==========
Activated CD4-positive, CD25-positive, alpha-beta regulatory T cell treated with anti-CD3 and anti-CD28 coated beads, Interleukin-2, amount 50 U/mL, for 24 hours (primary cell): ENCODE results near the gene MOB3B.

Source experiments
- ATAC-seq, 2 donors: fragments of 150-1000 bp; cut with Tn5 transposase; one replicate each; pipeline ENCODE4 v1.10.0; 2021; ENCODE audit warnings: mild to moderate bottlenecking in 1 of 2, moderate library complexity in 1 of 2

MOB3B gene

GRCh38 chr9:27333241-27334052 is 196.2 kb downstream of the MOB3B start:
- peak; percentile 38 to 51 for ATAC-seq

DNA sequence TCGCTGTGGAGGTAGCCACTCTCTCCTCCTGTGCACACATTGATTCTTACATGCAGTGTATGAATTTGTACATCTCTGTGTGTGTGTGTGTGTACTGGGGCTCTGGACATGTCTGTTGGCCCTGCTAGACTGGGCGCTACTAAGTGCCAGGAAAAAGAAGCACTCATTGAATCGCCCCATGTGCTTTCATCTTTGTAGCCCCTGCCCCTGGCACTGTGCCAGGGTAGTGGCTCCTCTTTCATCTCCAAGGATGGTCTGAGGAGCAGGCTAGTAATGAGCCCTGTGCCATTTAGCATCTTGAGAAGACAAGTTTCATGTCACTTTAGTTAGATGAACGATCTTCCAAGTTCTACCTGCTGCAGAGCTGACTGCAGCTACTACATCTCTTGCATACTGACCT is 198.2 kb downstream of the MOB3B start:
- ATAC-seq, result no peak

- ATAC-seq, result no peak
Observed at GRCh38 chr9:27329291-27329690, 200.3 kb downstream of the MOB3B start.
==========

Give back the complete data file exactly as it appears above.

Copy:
Activated CD4-positive, CD25-positive, alpha-beta regulatory T cell treated with anti-CD3 and anti-CD28 coated beads, Interleukin-2, amount 50 U/mL, for 24 hours (primary cell): ENCODE results near the gene MOB3B.

Source experiments
- ATAC-seq, 2 donors: fragments of 150-1000 bp; cut with Tn5 transposase; one replicate each; pipeline ENCODE4 v1.10.0; 2021; ENCODE audit warnings: mild to moderate bottlenecking in 1 of 2, moderate library complexity in 1 of 2

MOB3B gene

GRCh38 chr9:27333241-27334052 is 196.2 kb downstream of the MOB3B start:
- peak; percentile 38 to 51 for ATAC-seq

DNA sequence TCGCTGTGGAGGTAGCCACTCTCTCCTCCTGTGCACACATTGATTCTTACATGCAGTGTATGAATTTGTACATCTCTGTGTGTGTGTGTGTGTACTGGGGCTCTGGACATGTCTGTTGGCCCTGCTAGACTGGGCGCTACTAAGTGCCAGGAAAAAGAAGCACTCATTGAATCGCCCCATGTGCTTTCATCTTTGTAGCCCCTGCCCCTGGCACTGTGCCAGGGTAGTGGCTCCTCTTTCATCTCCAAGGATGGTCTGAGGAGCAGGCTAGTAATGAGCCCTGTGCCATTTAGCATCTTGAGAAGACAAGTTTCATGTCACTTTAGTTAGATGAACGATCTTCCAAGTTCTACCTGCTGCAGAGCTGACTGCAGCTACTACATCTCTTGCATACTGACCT is 198.2 kb downstream of the MOB3B start:
- ATAC-seq, result no peak

- ATAC-seq, result no peak
Observed at GRCh38 chr9:27329291-27329690, 200.3 kb downstream of the MOB3B start.